The title of the e-mail said it all:
As word of yesterday”s ruling against the use of race in the Law School”s admissions policy circulated through the Law Quad in the form of an e-mail from Dean Jeffrey Lehman, David Singer was only one of many students caught off-guard by the news.
“Regardless of whether or not Law students support the policy, everyone is standing behind the Law School administration and the University,” said Singer, a first-year Law student.
“Certainly the vast majority are behind the University,” agreed second-year Law student Sam Tuttle.
While everyone who already attends class in the Law Quad doesn”t have to worry about a possible new race-blind admissions policy, many expressed fears of U.S. District Judge Bernard Friedman”s verdict”s immediate effects on the school.
“I”m concerned that it”s going to affect recruitment,” third-year Law School student Chris Lynch said. “I think it”s going to be discouraging for prospective students.”
But there were a handful of students who did not view the ruling as a disaster for the Law School and the University.
There are students who do not fully agree with the Law School”s admissions policies, but “no one admits to their ambivalence,” said first-year Law student Ken Plochinski.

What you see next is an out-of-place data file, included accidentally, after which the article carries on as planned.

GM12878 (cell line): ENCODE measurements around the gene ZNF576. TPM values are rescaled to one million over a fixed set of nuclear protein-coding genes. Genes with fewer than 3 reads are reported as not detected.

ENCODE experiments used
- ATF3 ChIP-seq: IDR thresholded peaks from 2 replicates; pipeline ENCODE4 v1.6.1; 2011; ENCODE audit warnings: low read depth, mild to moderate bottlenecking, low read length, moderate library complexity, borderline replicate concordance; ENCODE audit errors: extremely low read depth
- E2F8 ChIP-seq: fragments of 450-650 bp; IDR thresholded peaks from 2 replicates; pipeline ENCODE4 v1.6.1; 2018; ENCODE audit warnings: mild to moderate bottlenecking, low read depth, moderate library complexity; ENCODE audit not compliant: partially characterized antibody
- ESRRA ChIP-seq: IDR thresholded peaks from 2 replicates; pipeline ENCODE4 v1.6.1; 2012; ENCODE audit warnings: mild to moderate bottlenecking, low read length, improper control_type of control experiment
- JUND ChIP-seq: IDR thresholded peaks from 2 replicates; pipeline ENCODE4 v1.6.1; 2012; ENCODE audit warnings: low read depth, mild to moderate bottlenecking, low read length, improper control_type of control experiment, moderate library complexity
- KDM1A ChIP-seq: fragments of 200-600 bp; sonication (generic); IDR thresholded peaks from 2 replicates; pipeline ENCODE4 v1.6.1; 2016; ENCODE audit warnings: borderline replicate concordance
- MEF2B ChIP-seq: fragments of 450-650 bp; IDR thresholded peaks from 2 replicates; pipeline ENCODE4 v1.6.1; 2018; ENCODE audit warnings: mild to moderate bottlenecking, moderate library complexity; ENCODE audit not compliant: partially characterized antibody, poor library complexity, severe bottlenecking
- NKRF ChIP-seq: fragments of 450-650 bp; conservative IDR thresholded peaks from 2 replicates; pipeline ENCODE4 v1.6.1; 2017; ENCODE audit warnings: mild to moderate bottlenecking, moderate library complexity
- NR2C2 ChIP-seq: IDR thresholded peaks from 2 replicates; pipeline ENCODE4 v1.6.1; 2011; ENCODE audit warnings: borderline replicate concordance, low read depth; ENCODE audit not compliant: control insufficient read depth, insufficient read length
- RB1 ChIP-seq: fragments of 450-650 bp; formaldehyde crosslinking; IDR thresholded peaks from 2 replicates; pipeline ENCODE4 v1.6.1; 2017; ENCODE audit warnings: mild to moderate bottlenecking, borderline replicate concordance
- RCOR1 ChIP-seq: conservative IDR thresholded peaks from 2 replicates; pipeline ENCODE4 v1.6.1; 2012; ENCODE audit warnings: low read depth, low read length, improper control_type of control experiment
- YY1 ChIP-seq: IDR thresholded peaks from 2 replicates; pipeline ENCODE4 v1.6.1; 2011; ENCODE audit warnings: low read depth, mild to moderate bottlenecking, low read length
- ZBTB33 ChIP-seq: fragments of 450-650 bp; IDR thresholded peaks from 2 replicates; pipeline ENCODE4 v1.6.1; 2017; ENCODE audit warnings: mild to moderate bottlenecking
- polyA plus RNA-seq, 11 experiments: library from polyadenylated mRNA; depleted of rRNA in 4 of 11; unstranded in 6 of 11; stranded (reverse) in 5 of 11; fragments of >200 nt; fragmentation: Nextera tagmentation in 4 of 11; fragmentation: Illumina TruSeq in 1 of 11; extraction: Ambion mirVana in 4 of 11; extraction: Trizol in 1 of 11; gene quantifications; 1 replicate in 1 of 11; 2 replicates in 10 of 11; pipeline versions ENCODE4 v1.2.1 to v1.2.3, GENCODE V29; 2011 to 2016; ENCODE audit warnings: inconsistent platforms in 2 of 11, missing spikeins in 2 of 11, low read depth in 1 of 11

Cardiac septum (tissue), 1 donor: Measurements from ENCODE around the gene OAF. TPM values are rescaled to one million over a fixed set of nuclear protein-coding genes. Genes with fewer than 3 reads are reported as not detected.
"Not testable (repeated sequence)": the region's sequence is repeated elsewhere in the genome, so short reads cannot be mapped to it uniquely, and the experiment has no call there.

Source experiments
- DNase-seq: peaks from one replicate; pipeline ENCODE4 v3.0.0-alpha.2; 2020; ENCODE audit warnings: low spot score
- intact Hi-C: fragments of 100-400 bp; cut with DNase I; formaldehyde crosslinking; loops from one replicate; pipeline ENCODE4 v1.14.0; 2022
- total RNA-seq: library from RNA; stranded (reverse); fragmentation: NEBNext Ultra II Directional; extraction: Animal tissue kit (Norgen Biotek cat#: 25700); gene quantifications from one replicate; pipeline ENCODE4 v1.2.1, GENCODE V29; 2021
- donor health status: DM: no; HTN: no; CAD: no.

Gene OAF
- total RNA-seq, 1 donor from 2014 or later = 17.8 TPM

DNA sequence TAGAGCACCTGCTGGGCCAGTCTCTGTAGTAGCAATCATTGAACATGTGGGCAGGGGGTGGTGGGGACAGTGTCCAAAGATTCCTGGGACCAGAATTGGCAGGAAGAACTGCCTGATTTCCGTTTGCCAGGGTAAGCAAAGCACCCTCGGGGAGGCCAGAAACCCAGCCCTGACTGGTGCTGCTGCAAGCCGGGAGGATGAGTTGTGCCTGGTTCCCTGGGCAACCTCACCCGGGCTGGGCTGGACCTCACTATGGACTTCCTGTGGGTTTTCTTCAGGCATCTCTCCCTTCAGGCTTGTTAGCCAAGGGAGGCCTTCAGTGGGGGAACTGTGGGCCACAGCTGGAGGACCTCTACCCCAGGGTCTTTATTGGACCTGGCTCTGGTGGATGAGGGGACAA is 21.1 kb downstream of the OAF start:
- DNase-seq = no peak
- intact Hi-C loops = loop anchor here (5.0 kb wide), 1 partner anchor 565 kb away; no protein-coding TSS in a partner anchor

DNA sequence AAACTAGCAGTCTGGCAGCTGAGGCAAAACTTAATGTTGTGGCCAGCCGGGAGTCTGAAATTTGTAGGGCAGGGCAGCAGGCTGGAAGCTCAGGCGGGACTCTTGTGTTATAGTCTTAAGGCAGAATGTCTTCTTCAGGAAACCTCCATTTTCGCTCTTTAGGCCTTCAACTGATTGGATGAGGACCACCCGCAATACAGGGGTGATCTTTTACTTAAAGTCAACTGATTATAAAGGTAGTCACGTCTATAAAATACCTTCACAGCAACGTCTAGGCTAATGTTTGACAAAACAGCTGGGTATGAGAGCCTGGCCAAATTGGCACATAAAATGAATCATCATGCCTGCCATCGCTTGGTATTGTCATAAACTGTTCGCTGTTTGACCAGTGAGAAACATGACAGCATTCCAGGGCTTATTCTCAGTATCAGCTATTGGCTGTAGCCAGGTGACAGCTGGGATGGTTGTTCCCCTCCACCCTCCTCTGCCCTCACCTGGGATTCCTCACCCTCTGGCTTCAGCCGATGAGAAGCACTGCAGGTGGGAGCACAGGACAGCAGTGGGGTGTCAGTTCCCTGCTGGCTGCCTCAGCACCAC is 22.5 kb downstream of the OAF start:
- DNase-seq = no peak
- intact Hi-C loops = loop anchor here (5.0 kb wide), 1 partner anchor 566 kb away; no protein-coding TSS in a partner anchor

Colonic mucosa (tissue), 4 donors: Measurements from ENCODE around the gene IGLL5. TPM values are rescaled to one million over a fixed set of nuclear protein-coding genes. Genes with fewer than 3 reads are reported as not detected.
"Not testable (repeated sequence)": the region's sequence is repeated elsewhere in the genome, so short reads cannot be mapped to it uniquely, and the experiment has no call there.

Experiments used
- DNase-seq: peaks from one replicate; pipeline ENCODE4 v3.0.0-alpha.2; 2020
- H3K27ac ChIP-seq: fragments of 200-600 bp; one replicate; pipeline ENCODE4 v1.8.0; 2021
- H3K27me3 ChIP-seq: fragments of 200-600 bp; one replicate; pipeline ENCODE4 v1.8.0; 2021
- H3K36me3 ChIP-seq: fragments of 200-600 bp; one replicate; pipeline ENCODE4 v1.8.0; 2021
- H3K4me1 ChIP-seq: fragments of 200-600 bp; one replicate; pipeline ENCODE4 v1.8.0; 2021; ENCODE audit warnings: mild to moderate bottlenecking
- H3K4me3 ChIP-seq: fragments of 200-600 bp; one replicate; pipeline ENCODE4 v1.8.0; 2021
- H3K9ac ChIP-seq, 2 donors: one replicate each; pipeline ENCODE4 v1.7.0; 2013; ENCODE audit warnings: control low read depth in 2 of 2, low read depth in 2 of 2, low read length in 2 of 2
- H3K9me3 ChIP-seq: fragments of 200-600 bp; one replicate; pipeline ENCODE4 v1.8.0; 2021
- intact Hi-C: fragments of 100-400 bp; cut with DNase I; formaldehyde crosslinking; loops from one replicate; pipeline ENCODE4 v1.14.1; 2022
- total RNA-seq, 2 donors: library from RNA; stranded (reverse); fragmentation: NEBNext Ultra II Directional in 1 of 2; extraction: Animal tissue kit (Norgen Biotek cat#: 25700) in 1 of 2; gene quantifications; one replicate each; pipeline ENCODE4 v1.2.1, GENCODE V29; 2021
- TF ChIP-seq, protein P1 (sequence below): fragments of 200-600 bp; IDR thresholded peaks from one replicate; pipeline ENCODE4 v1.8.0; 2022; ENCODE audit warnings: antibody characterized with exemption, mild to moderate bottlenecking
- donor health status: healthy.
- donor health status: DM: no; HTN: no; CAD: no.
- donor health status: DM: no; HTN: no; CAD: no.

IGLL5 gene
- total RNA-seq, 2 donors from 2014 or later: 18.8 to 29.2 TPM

“I have to agree with the verdict,” said one second-year Law student who asked not to be identified. “I do believe in equality. I just differ in how to achieve that.”
“Racial bias must end in all forms, and I view affirmative action as a continuation of racial bias in some form,” he said. “Affirmative action programs infringe on my civil rights, and for that reason I do not accept it.”
But whatever their views on affirmative action, everyone did agree on one important point: The issue is far from being over.
“This is a case that is destined for the Supreme Court,” said Law School Assistant Dean Charlotte Johnson. Johnson and Associate Dean Christina Whitman held a meeting with students, faculty and staff yesterday evening to discuss the the ruling.
More than 100 people crowded into a Hutchins Hall lecture room to voice their support for the Law School”s admissions policies and discuss their concerns about the decision”s implications.
“We”re not ready to sit down and say, “We give up,”” Johnson assured the audience.
And while there may be a long way to go, many students admitted that losing the first phase does come as a significant setback.
“There”s no reason to get super upset now because there are a lot of steps, but it is a disappointment,” said first-year Law student Stephanie Dorn.
Lynch expressed hope that yesterday”s ruling doesn”t change the climate of the Law School as much as the 1978 University of California Regents v. Bakke ruling changed Berkeley”s campus.
“I think it had a devastating effect on Berkeley,” Lynch said.
“After the undergraduate ruling came down, we thought we were going to be OK,” Lynch said of the December verdict issued by U.S. District Judge Patrick Duggan, in which he ruled that using race as only one factor in the College of Literature, Science and the Arts admissions process is permissible.